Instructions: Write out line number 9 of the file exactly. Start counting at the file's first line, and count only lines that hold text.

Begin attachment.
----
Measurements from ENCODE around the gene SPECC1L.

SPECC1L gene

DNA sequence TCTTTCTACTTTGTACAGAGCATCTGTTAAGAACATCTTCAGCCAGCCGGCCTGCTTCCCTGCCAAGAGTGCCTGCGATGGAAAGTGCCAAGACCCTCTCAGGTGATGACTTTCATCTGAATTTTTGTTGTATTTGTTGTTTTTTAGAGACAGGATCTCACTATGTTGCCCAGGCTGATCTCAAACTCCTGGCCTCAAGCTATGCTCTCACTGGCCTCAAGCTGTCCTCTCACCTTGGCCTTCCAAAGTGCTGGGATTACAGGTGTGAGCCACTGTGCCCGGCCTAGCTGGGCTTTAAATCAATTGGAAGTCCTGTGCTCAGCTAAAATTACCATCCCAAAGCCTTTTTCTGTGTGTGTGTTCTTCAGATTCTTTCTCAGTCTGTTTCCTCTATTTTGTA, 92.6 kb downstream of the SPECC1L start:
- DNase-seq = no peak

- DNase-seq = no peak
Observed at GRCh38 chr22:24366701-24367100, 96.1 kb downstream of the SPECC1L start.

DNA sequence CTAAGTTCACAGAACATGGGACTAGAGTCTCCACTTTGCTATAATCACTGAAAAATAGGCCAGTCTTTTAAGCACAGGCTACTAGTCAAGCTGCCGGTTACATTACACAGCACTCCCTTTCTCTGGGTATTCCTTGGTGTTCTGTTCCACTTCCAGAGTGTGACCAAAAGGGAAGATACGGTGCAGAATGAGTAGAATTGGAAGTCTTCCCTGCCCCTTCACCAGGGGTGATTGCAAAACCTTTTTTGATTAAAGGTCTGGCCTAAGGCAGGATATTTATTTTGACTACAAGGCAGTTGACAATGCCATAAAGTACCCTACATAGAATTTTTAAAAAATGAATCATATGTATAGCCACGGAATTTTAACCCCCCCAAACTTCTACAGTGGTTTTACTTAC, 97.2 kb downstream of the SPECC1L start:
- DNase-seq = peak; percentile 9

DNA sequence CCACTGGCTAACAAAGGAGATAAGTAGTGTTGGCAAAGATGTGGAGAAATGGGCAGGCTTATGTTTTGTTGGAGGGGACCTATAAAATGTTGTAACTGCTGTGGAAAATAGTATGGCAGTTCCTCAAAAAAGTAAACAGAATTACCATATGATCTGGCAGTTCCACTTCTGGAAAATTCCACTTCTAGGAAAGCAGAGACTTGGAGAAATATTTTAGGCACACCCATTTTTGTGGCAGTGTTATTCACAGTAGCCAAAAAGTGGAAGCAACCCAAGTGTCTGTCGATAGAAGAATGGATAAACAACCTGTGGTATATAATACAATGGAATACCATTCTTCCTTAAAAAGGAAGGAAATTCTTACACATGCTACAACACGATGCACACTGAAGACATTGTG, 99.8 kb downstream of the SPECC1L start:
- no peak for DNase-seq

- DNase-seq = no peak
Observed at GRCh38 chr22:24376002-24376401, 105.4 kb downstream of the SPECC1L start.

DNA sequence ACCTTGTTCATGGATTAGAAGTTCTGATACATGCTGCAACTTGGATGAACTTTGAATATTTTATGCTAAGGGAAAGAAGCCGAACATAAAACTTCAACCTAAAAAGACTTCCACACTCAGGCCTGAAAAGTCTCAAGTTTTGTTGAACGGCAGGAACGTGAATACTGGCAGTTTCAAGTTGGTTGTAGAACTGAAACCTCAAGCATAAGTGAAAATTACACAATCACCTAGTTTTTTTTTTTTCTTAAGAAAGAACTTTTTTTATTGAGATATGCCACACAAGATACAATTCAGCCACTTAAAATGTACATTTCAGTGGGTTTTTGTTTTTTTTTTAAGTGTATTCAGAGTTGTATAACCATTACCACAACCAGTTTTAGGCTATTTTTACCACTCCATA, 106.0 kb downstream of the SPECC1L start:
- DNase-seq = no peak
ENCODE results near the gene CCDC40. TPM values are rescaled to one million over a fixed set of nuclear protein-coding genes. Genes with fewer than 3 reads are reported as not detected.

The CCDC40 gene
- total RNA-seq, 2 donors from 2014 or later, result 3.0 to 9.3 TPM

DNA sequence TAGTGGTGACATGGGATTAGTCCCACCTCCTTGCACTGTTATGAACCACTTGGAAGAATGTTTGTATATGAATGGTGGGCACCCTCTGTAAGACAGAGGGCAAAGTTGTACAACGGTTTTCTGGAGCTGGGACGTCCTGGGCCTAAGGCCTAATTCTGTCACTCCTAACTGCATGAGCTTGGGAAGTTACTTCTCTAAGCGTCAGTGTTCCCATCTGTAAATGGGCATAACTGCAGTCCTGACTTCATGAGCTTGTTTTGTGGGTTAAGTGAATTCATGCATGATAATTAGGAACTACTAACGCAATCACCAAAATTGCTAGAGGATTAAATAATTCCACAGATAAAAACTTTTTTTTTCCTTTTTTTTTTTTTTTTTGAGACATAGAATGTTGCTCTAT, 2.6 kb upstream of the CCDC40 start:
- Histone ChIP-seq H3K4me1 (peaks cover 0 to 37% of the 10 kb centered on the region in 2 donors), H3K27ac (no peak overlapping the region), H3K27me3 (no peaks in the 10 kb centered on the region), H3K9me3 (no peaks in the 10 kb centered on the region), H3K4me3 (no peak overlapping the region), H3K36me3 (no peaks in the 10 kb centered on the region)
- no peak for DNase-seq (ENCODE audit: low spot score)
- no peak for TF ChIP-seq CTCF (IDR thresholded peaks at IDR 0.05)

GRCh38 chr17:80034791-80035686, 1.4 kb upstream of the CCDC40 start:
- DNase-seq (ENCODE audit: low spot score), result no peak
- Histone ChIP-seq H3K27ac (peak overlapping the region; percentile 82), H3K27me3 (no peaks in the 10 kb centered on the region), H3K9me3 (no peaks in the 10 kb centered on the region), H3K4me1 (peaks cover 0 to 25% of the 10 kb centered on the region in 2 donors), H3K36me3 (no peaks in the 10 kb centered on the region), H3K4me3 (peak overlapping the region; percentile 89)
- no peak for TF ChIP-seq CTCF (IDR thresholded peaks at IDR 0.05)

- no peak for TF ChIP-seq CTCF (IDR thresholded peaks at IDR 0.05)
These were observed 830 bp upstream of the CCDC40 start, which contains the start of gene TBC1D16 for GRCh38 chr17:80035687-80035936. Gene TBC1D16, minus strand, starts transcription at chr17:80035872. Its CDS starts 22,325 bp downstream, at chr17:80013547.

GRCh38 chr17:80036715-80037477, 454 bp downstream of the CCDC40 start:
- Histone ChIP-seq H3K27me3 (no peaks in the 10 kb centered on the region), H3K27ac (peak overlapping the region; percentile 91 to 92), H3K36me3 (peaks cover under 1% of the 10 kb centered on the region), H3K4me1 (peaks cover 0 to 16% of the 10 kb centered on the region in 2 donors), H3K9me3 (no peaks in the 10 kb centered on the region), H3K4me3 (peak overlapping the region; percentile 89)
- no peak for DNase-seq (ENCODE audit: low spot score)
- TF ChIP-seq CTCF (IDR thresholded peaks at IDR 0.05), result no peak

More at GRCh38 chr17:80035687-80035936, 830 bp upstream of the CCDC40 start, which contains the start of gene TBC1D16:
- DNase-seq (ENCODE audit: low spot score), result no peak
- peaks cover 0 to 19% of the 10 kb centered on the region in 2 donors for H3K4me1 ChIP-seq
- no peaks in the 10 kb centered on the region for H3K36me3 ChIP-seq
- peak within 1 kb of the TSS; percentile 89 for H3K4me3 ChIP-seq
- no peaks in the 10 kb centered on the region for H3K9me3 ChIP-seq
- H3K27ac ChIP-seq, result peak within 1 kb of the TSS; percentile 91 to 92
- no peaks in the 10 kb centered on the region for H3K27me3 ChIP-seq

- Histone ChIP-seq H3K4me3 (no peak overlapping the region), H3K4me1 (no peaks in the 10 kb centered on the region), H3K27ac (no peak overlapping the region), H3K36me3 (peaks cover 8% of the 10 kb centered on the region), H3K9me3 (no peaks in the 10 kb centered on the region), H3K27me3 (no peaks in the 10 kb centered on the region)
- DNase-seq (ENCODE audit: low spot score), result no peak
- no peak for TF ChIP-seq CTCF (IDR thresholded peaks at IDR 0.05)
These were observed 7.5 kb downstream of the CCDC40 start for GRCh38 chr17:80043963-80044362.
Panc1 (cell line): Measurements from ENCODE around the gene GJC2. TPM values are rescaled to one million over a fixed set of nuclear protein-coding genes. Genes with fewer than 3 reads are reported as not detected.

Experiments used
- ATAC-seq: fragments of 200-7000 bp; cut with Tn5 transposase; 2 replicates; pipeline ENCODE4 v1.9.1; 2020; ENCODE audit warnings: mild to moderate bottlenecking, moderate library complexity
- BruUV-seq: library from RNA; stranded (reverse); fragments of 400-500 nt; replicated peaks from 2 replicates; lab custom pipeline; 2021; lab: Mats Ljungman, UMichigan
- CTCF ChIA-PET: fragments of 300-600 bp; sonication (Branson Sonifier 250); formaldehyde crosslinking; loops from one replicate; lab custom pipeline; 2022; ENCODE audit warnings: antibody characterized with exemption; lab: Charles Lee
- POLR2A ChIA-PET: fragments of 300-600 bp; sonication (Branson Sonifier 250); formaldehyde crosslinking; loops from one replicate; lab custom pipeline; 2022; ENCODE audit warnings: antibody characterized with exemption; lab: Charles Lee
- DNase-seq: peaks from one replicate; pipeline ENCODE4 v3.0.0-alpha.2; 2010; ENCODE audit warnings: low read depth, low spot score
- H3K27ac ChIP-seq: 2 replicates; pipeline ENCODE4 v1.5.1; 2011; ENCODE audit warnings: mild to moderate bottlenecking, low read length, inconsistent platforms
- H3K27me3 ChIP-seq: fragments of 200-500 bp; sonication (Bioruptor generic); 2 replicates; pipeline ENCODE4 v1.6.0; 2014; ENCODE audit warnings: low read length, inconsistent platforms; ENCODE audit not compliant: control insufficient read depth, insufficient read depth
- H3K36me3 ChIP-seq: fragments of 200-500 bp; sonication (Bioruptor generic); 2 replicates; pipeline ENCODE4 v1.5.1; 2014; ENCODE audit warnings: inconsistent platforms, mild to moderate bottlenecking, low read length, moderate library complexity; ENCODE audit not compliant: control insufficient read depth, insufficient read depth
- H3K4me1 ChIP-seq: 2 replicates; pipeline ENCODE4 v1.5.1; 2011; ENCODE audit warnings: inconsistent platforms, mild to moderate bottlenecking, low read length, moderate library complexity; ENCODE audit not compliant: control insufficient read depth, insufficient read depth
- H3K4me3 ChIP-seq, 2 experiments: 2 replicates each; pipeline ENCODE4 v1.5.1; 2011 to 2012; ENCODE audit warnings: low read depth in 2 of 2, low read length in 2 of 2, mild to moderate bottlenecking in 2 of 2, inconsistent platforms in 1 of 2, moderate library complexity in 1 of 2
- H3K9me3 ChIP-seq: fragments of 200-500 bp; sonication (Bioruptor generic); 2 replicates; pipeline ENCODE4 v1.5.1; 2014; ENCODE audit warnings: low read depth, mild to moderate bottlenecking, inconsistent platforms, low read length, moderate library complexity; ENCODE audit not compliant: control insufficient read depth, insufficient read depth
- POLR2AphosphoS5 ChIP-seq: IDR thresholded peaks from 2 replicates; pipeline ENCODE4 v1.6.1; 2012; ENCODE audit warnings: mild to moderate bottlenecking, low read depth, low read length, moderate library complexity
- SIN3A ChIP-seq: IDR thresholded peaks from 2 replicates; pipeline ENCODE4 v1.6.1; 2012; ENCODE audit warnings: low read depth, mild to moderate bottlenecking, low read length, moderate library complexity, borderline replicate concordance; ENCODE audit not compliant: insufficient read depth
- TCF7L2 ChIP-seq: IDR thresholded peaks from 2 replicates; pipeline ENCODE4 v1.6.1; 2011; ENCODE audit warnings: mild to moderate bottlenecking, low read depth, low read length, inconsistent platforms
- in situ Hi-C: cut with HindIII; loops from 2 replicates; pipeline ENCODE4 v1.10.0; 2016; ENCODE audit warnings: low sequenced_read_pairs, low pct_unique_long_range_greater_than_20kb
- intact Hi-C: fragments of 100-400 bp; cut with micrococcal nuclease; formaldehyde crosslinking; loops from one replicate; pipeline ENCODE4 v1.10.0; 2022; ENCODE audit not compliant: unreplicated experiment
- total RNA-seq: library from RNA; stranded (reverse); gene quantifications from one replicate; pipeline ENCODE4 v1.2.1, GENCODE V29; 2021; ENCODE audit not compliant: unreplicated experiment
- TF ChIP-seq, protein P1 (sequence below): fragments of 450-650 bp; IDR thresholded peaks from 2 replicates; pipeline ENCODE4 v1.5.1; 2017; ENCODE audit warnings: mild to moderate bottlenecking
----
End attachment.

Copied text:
DNA sequence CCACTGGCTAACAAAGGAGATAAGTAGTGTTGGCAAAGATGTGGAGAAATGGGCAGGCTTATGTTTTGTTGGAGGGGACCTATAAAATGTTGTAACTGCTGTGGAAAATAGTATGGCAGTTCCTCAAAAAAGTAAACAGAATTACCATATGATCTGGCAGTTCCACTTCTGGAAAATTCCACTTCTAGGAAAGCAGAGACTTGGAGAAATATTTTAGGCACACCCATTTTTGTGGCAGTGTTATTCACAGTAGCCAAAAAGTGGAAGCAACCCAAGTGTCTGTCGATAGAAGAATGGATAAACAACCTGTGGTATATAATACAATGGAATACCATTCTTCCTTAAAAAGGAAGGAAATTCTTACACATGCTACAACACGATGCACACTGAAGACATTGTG, 99.8 kb downstream of the SPECC1L start: